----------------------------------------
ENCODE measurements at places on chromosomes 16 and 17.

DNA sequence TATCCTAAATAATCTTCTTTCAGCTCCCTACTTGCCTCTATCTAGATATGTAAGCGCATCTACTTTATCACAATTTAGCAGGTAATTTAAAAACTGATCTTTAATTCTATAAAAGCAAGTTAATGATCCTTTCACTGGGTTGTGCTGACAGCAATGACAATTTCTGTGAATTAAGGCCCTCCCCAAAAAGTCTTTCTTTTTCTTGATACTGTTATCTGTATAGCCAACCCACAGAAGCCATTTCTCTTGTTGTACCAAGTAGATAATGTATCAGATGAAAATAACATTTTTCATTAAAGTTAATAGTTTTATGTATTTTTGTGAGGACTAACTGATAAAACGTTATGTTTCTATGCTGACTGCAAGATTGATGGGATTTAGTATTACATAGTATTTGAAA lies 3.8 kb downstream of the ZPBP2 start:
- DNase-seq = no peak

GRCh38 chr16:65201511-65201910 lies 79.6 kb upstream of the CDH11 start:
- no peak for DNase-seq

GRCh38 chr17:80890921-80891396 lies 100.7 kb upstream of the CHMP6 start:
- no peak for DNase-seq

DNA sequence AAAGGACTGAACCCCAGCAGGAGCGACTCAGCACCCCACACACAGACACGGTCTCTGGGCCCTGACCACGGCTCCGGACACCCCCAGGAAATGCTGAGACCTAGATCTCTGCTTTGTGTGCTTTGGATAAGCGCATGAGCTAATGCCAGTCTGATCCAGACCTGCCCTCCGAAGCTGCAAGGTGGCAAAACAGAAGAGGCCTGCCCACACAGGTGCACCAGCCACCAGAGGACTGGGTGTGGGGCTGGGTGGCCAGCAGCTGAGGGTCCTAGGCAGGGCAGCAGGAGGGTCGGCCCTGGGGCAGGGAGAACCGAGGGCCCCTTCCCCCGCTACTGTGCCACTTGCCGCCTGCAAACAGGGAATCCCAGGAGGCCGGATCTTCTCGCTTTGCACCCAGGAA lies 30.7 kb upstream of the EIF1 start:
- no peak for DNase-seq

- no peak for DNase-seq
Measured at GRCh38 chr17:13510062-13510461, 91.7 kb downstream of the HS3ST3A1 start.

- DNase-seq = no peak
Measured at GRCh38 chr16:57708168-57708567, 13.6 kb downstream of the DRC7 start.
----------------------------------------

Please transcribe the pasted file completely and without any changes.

ENCODE measurements at places on chromosomes 16 and 17.

DNA sequence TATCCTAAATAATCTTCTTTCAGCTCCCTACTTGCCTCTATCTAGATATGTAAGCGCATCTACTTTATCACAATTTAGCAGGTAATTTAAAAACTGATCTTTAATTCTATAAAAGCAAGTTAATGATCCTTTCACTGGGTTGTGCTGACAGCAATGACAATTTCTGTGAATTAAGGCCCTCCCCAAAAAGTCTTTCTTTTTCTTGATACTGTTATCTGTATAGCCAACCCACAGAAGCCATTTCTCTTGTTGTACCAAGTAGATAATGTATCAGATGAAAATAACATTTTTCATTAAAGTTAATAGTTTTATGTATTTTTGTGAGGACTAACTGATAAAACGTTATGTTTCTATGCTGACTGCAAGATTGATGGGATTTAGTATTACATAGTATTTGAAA lies 3.8 kb downstream of the ZPBP2 start:
- DNase-seq = no peak

GRCh38 chr16:65201511-65201910 lies 79.6 kb upstream of the CDH11 start:
- no peak for DNase-seq

GRCh38 chr17:80890921-80891396 lies 100.7 kb upstream of the CHMP6 start:
- no peak for DNase-seq

DNA sequence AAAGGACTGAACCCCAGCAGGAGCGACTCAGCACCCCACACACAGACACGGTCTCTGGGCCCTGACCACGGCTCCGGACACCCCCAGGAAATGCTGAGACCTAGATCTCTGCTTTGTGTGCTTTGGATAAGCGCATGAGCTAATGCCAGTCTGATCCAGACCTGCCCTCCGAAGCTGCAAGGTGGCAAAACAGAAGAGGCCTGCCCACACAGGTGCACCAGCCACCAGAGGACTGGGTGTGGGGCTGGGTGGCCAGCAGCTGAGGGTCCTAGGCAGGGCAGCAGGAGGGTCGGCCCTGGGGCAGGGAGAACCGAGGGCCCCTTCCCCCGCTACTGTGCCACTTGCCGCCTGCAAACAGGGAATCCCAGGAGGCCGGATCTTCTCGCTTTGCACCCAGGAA lies 30.7 kb upstream of the EIF1 start:
- no peak for DNase-seq

- no peak for DNase-seq
Measured at GRCh38 chr17:13510062-13510461, 91.7 kb downstream of the HS3ST3A1 start.

- DNase-seq = no peak
Measured at GRCh38 chr16:57708168-57708567, 13.6 kb downstream of the DRC7 start.